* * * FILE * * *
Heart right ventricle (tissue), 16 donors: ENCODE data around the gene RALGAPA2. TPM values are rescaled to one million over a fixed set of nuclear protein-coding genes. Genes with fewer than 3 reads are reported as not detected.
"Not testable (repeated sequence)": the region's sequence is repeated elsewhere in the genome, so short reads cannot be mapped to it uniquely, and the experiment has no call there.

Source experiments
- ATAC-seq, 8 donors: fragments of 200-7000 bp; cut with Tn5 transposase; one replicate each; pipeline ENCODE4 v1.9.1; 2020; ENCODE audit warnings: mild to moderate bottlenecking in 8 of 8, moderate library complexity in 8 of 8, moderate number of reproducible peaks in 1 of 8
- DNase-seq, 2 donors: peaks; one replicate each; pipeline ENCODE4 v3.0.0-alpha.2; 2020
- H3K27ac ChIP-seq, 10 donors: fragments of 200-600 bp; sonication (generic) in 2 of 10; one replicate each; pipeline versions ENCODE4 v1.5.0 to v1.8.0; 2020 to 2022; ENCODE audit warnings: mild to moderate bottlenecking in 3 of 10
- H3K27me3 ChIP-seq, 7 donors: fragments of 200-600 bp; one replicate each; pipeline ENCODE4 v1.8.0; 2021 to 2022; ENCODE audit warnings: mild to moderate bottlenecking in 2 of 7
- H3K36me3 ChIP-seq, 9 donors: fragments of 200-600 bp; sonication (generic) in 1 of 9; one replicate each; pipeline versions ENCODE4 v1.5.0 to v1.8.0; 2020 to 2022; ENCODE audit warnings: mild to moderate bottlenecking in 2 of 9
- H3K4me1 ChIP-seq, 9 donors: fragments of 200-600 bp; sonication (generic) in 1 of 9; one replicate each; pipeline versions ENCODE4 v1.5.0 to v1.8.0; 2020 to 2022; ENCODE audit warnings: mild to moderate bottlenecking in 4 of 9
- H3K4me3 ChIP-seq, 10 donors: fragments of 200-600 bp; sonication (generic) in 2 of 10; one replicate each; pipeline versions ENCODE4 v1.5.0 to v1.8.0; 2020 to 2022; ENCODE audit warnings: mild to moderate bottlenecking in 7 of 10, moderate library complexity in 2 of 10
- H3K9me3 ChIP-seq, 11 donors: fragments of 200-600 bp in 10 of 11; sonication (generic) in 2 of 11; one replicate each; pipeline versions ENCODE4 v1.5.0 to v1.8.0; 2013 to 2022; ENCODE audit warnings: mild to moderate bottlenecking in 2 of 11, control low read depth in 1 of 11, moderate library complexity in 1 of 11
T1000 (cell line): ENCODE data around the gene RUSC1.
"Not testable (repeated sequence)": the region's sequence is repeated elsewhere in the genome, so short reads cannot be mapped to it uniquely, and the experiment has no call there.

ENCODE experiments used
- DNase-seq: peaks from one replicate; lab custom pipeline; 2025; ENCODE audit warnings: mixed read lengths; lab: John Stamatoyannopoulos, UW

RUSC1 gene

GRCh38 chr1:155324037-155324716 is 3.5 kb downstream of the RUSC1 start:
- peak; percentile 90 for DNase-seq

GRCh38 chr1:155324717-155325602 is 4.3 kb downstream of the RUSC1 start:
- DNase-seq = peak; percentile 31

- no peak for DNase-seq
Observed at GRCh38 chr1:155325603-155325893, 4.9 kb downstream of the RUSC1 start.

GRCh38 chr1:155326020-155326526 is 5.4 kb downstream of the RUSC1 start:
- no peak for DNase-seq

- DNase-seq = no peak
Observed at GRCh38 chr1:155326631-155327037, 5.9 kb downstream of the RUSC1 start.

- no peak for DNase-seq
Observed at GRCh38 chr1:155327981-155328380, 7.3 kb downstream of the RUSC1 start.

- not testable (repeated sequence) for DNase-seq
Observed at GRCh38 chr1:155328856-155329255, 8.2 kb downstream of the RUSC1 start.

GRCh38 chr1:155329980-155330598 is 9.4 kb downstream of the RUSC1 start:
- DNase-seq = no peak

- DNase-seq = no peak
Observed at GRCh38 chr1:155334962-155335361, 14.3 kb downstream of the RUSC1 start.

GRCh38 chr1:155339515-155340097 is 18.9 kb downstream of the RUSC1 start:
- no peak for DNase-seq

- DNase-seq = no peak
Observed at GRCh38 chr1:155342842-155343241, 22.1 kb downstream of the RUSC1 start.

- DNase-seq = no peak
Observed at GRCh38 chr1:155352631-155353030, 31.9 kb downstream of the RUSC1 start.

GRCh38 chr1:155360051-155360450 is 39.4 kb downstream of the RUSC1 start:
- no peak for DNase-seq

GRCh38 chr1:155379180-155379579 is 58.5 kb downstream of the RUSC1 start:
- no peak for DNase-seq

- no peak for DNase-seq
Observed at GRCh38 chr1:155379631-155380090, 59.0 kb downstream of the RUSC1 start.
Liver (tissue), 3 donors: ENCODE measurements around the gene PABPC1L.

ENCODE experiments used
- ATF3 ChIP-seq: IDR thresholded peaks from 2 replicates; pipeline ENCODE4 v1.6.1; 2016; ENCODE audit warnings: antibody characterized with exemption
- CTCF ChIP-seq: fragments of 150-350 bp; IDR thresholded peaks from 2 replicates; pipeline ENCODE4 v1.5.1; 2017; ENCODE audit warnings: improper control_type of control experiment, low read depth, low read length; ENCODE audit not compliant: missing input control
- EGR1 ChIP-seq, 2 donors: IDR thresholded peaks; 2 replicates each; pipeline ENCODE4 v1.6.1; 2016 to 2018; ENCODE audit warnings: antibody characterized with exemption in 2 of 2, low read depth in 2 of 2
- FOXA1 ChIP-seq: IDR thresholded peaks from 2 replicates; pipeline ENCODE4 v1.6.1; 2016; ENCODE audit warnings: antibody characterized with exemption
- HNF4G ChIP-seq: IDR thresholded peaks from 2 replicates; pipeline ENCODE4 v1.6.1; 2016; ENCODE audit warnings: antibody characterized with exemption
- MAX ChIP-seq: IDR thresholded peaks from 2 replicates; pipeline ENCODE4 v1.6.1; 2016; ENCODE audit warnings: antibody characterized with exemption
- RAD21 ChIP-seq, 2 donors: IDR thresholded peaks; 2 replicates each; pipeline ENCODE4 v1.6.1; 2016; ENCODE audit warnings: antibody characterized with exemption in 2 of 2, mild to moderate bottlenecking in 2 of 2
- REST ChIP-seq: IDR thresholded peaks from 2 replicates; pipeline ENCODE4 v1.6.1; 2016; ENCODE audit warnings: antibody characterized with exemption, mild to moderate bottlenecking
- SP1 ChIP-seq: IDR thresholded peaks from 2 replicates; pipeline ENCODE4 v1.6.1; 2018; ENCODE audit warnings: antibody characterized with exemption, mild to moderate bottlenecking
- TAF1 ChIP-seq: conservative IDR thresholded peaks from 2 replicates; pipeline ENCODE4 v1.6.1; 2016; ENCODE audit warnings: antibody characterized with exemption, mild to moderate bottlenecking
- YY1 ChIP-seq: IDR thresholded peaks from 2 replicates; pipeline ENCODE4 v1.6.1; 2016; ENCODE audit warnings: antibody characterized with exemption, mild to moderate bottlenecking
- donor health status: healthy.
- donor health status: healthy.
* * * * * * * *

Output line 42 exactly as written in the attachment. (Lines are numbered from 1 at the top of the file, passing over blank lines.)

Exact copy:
- no peak for DNase-seq